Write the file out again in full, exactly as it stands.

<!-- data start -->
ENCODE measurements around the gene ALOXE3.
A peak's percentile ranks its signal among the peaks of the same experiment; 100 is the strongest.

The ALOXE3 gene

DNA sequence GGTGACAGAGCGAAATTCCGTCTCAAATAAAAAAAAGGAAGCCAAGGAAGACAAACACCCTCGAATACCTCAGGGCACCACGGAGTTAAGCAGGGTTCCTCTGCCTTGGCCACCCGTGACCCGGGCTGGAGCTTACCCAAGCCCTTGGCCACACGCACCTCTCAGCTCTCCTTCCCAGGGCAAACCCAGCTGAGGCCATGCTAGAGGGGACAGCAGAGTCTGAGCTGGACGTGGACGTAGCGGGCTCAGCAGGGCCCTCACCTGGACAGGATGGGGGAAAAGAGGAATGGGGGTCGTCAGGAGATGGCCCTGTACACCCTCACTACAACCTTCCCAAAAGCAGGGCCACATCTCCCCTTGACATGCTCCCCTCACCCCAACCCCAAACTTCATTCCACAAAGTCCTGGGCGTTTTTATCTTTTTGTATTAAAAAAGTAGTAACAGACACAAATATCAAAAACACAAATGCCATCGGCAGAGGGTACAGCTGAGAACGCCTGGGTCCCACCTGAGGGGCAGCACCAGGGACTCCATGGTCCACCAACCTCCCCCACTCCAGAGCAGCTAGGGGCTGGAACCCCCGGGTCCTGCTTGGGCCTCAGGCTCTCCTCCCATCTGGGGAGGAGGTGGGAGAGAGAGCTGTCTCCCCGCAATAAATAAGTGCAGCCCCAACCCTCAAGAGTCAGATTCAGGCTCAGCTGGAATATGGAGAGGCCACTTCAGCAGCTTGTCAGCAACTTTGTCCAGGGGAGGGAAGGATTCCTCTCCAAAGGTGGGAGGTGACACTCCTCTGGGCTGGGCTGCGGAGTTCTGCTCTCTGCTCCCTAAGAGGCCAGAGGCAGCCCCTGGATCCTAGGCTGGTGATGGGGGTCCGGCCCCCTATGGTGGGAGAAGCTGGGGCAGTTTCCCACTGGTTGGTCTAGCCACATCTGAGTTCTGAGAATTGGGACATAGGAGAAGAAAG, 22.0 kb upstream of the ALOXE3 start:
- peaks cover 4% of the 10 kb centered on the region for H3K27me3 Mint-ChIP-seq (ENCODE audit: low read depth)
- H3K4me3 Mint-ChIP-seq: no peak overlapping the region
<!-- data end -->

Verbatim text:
ENCODE measurements around the gene ALOXE3.
A peak's percentile ranks its signal among the peaks of the same experiment; 100 is the strongest.

The ALOXE3 gene

DNA sequence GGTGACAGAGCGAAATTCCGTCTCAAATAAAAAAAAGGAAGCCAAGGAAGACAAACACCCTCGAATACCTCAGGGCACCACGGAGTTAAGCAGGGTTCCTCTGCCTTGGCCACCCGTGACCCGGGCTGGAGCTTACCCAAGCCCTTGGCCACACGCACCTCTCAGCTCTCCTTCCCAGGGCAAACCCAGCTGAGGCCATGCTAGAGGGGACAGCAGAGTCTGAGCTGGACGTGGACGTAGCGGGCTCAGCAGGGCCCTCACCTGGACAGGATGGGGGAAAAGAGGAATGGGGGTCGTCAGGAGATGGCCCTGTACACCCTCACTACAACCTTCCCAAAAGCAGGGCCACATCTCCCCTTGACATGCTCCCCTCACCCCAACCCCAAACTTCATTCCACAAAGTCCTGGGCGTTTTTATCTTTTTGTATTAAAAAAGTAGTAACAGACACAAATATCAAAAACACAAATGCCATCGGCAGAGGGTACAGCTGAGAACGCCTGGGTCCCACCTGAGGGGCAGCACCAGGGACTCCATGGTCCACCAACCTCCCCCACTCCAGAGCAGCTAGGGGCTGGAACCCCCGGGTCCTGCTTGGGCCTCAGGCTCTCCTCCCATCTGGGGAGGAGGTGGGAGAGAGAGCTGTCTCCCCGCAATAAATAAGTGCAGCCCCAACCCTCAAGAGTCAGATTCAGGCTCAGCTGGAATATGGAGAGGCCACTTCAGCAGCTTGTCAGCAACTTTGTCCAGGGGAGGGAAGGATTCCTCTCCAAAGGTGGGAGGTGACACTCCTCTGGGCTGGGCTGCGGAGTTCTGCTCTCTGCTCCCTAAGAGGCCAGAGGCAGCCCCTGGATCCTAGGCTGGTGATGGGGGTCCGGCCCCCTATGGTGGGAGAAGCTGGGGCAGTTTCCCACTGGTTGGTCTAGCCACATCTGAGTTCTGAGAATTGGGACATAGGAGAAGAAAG, 22.0 kb upstream of the ALOXE3 start:
- peaks cover 4% of the 10 kb centered on the region for H3K27me3 Mint-ChIP-seq (ENCODE audit: low read depth)
- H3K4me3 Mint-ChIP-seq: no peak overlapping the region